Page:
Fourier transform
The Fourier transform^{} $F(s)$ of a function^{} $f(t)$ is defined as follows:
$$F(s)=\frac{1}{\sqrt{2\pi}}{\int}_{\mathrm{\infty}}^{\mathrm{\infty}}{e}^{ist}f(t)\mathit{d}t.$$ 
The Fourier transform exists if $f$ is Lebesgue integrable on the whole real axis.
If $f$ is Lebesgue integrable and can be divided into a finite number of continuous^{}, monotone functions and at every point both onesided limits exist, the Fourier transform can be inverted:
$$f(t)=\frac{1}{\sqrt{2\pi}}{\int}_{\mathrm{\infty}}^{\mathrm{\infty}}{e}^{ist}F(s)\mathit{d}s.$$ 
Sometimes the Fourier transform is also defined without the factor $\frac{1}{\sqrt{2\pi}}$ in one direction, but therefore giving the transform into the other direction a factor $\frac{1}{2\pi}$. So when looking a transform up in a table you should find out how it is defined in that table.
The Fourier transform has some important properties, that can be used when solving differential equations^{}. We denote the Fourier transform of $f$ with respect to $t$ in terms of $s$ by ${\mathcal{F}}_{t}(f)$.

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${\mathcal{F}}_{t}(af+bg)=a{\mathcal{F}}_{t}(f)+b{\mathcal{F}}_{t}(g),$
where $a$ and $b$ are constants. 
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${\mathcal{F}}_{t}\left(\frac{\partial}{\partial t}f\right)=is{\mathcal{F}}_{t}(f).$

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${\mathcal{F}}_{t}\left(\frac{\partial}{\partial x}f\right)=\frac{\partial}{\partial x}{\mathcal{F}}_{t}(f).$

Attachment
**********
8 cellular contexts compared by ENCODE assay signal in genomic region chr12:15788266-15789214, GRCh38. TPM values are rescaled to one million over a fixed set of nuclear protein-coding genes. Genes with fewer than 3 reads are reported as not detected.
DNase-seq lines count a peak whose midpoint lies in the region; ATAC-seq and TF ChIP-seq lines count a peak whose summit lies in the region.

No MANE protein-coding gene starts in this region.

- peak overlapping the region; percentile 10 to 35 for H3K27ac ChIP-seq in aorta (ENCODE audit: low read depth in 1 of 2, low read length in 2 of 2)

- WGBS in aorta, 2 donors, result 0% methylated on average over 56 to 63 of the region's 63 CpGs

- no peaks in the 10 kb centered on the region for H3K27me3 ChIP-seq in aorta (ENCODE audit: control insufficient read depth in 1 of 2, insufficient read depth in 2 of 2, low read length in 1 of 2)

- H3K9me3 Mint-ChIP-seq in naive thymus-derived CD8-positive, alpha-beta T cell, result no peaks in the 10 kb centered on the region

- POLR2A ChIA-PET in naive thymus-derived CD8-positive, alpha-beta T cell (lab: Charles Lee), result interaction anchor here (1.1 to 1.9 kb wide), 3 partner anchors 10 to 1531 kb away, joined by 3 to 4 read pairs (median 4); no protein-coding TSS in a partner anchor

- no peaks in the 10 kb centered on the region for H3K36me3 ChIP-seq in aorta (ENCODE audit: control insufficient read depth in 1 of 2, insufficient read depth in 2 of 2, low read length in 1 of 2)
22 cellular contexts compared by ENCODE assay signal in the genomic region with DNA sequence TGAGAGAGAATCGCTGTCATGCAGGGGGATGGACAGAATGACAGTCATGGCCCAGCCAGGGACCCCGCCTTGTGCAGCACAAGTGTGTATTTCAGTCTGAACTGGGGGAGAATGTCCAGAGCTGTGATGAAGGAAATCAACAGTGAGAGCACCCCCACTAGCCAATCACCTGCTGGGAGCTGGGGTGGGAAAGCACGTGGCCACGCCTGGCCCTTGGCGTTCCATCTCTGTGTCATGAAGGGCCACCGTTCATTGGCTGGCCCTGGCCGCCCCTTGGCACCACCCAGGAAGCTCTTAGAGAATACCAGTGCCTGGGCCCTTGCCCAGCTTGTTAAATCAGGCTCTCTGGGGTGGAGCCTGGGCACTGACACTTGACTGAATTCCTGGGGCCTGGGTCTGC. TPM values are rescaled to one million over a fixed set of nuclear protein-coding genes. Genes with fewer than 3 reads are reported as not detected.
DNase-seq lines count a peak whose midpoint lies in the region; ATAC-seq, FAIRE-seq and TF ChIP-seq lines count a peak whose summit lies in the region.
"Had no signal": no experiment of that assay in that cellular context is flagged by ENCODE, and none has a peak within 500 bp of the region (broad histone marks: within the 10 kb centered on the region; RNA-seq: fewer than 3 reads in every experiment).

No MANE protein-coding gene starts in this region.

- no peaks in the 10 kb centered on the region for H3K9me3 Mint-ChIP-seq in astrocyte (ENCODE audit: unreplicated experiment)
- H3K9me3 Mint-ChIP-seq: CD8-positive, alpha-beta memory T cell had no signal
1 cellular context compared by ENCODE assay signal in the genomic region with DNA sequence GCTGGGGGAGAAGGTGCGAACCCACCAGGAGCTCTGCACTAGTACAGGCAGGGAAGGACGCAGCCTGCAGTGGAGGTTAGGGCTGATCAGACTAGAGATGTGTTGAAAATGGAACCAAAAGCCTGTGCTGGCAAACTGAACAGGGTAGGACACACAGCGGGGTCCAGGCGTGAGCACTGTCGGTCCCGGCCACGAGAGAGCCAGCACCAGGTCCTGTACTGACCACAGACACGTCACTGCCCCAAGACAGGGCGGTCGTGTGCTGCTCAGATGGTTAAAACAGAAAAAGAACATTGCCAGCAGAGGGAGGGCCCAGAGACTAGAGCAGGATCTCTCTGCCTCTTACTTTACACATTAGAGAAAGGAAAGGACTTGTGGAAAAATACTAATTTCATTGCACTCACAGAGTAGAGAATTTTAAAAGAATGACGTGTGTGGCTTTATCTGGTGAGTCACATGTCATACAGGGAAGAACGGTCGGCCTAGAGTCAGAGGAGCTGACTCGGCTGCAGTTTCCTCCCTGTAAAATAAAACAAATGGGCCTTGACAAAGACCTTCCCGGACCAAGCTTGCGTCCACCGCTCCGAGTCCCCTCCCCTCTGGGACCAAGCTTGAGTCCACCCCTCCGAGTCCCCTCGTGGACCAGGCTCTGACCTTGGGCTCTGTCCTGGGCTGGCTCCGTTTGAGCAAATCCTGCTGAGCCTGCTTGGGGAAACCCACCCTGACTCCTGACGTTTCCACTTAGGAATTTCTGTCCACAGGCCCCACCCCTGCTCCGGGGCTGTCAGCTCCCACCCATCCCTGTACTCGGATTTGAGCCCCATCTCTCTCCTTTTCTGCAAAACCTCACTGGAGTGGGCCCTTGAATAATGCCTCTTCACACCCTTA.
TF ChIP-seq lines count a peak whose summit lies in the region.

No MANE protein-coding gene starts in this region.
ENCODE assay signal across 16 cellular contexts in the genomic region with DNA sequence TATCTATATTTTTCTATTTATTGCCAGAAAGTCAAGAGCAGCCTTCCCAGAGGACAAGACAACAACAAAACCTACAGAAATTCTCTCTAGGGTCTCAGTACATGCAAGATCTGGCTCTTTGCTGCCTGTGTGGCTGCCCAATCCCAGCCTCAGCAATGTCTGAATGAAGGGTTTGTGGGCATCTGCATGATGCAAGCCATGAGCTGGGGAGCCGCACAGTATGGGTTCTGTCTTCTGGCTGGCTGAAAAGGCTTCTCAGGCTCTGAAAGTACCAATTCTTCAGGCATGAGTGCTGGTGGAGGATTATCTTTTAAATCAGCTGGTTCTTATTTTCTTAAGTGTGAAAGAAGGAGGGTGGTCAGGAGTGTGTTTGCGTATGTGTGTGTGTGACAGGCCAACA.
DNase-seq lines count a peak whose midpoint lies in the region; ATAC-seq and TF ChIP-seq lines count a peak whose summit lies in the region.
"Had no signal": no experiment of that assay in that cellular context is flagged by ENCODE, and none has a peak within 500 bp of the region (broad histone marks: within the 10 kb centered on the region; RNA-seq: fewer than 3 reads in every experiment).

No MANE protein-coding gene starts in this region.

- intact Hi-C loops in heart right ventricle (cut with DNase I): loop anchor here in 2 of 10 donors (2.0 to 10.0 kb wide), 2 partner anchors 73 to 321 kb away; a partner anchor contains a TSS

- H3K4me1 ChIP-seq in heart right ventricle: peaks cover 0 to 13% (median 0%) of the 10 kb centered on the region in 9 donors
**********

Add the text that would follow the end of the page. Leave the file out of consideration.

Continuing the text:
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We define the bilateral convolution^{} of two functions ${f}_{1}$ and ${f}_{2}$ as:
$$({f}_{1}\ast {f}_{2})(t):=\frac{1}{\sqrt{2\pi}}{\int}_{\mathrm{\infty}}^{\mathrm{\infty}}{f}_{1}(\tau ){f}_{2}(t\tau )\mathit{d}\tau .$$ Then the following equation holds:
$${\mathcal{F}}_{t}(({f}_{1}\ast {f}_{2})(t))={\mathcal{F}}_{t}({f}_{1})\cdot {\mathcal{F}}_{t}({f}_{2}).$$
If $f(t)$ is some signal (maybe a wave) then the frequency domain of $f$ is given as ${\mathcal{F}}_{t}(f)$. Rayleigh’s theorem states that then the energy $E$ carried by the signal $f$ given by:
$$E={\int}_{\mathrm{\infty}}^{\mathrm{\infty}}{f(t)}^{2}\mathit{d}t$$ 
can also be expressed as:
$$E={\int}_{\mathrm{\infty}}^{\mathrm{\infty}}{{\mathcal{F}}_{t}(f)(s)}^{2}\mathit{d}s.$$ 
In general we have:
$${\int}_{\mathrm{\infty}}^{\mathrm{\infty}}{f(t)}^{2}\mathit{d}t={\int}_{\mathrm{\infty}}^{\mathrm{\infty}}{{\mathcal{F}}_{t}(f)(s)}^{2}\mathit{d}s,$$ 
also known as the first Parseval theorem.
Title  Fourier transform 
Canonical name  FourierTransform 
Date of creation  20130322 12:34:28 
Last modified on  20130322 12:34:28 
Owner  mathwizard (128) 
Last modified by  mathwizard (128) 
Numerical id  17 
Author  mathwizard (128) 
Entry type  Definition 
Classification  msc 42A38 
Related topic  Wavelet 
Related topic  ProgressiveFunction 
Related topic  DiscreteFourierTransform 
Related topic  FourierSeriesInComplexFormAndFourierIntegral 
Related topic  TwoDimensionalFourierTransforms 
Related topic  TableOfGeneralizedFourierAndMeasuredGroupoidTransforms 
Defines  first Parseval theorem